Ong-bak: The Thai Warrior (2003)

Review by:
Bill Clark

Reviewed by:
On February 23, 2005
Last modified:July 7, 2014


The fights and chases in Ong-bak: The Thai Warrior ooze an authenticity that makes up for the lackluster and ridiculously underdeveloped story.

Ong-bak: The Thai Warrior (2003)

Ong-bak is a grueling exercise in martial arts style. Proudly touting the absence of stunt personnel, special effects, and safety measures, Ong-bak is one of the most convincing martial arts films I have seen. The fights and chases ooze an authenticity that makes up for the lackluster and ridiculously underdeveloped story.

The story is quite simple, so I’ll cut right to the chase. Tony Jaa plays Ting, a resident of a peaceful, but drought-stricken village. On a dark day for the community, the head of their sacred Ong-bak statue is stolen. The statue is widely believed by the residents of the village to bring rains to the dry area. With the town’s population depressed and angry, Ting takes it upon himself to travel to Bangkok to find the treasure. Let’s just say that his Muay Thai skills, passed down to him from monks within the village, will come in handy.

Upon arriving in Bangkok, Ting meets up with George (Wongkamlao), also known as Dirty Balls, and Humlae, and his female companion, Muaylek (Yodkamol). It doesn’t take long for all three to find themselves in trouble with the perpetrators of the theft of the Ong-bak. Fights, chases, and general chaos ensue.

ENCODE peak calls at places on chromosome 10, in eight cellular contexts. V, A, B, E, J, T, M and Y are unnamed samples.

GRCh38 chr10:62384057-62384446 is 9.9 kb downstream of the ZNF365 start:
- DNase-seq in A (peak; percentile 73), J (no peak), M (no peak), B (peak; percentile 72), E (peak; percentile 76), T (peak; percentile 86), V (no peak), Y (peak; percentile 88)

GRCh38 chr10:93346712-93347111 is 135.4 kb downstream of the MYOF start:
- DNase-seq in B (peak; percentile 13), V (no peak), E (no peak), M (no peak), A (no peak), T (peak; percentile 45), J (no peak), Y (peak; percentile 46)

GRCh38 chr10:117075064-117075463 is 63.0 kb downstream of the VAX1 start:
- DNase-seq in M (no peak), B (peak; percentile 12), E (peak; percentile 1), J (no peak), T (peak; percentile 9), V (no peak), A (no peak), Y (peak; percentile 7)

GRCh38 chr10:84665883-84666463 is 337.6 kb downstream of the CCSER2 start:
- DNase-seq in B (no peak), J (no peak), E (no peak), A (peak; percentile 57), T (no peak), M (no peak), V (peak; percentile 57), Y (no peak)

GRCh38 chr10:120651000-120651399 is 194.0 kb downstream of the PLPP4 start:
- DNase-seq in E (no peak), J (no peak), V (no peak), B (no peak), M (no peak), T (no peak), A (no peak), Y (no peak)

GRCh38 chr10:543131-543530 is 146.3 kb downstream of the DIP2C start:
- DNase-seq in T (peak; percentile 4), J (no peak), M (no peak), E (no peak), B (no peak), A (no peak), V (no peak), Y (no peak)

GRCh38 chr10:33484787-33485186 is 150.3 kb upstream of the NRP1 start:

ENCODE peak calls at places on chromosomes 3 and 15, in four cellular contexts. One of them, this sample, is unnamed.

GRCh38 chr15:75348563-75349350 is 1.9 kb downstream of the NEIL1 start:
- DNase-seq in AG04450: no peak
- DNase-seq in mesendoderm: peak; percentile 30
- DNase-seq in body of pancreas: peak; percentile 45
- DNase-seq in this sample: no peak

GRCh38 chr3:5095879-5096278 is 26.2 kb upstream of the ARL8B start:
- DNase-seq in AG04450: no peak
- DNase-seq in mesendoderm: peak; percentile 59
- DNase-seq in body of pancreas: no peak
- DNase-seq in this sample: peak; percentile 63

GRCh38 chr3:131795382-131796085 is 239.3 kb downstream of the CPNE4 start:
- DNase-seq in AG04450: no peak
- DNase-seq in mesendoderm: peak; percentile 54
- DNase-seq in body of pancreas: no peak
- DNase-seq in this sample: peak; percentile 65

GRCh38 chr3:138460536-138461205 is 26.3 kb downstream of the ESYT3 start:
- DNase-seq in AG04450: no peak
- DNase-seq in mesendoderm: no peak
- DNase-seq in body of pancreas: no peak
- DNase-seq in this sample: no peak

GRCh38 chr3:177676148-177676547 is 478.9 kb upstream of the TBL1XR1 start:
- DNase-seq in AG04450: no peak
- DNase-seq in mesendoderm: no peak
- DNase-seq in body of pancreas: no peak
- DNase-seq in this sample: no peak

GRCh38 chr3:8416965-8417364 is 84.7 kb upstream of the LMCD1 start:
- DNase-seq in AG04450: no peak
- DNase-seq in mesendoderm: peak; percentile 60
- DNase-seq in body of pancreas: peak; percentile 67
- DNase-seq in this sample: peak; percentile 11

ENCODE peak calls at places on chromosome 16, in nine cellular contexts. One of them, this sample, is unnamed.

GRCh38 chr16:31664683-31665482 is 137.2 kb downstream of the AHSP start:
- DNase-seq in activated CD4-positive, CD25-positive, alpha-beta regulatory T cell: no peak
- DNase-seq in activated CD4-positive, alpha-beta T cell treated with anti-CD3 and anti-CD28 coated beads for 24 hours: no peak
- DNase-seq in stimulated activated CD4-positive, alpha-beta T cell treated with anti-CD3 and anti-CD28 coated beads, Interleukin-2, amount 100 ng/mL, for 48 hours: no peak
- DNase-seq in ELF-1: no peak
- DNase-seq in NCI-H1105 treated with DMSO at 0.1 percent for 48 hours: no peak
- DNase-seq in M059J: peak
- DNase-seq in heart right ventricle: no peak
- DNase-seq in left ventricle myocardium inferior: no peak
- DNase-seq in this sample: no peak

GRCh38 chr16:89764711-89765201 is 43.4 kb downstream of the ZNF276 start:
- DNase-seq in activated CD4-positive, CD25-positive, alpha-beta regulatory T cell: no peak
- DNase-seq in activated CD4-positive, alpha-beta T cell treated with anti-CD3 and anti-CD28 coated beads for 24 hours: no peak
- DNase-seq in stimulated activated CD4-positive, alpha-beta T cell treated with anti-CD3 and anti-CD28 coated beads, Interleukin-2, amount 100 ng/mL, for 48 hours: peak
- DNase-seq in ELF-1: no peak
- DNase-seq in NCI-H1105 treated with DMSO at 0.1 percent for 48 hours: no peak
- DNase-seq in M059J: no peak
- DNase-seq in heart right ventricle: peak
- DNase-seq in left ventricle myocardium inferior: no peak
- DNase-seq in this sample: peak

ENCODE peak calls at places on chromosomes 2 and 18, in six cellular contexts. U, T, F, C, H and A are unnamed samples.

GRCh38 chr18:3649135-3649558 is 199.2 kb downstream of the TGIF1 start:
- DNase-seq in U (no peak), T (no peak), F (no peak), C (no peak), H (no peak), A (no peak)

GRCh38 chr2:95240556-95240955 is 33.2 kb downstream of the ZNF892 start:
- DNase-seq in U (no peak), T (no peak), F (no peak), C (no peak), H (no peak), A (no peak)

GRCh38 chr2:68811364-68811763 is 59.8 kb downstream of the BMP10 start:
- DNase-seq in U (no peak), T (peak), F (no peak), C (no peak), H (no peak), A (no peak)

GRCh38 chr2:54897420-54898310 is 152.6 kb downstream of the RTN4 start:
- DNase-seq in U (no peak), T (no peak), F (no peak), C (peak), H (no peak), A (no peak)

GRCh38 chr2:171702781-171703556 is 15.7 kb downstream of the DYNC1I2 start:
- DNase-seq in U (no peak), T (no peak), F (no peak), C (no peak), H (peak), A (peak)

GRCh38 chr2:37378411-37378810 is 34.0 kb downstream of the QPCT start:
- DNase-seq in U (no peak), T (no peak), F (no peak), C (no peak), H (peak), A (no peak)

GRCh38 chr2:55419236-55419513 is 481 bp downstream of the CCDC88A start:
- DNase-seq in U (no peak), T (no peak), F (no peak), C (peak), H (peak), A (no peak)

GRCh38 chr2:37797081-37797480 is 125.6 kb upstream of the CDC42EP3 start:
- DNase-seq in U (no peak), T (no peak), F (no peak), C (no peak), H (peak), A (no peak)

The beating heart of this film is Tony Jaa and his athleticism, and he steps up to the plate big-time. His martial arts skills and awe-inspiring stunts beg the comparison to pre-Hollywood Jackie Chan. He jumps over moving cars, fights hand-to-hand with a gritty precision, and even owes a thing or two to Chan when it comes to his use of ordinary props in battle. Jaa appears to be very young, and if Ong-bak plays well here in the States, I have no doubt we will be seeing more of him. He is a martial arts revelation, and I haven’t seen a film in this genre with the energy of this one in quite some time.

The supporting cast all play second fiddle to Jaa, but they still further the entertainment value of the film. Perttary Wongkamlao adds some great comedic value with an over-the-top and expressive performance as the unfortunate soul trapped with the nickname Dirty Balls. Punwaree Yodkamol is fairly annoying, but makes a nice foil for the other two.

Those looking for an in-depth story of treachery peppered with martial arts had best look elsewhere. Martial arts are what this film is all about, and in sheer entertainment value it is a very well-done film. There is a certain manic energy here that we rarely see in mainstream American film, and down the line we may look back on this as the launching point for the next big martial arts action star.


Studio: Magnolia Pictures
Length: 105 Minutes
Rating: R for sequences of strong violence, language, some drug use and sexuality.
Theatrical Release: February 11, 2005 (Limited)
Directed by: Prachya Pinkaew
Written by: Suphachai Sithiamphan
Cast: Tony Jaa, Perttary Wongkamlao, Punwaree Yodkamol, Suchao Pongwilai, Wannakit Sirioput, Chumphorn Thepphithak




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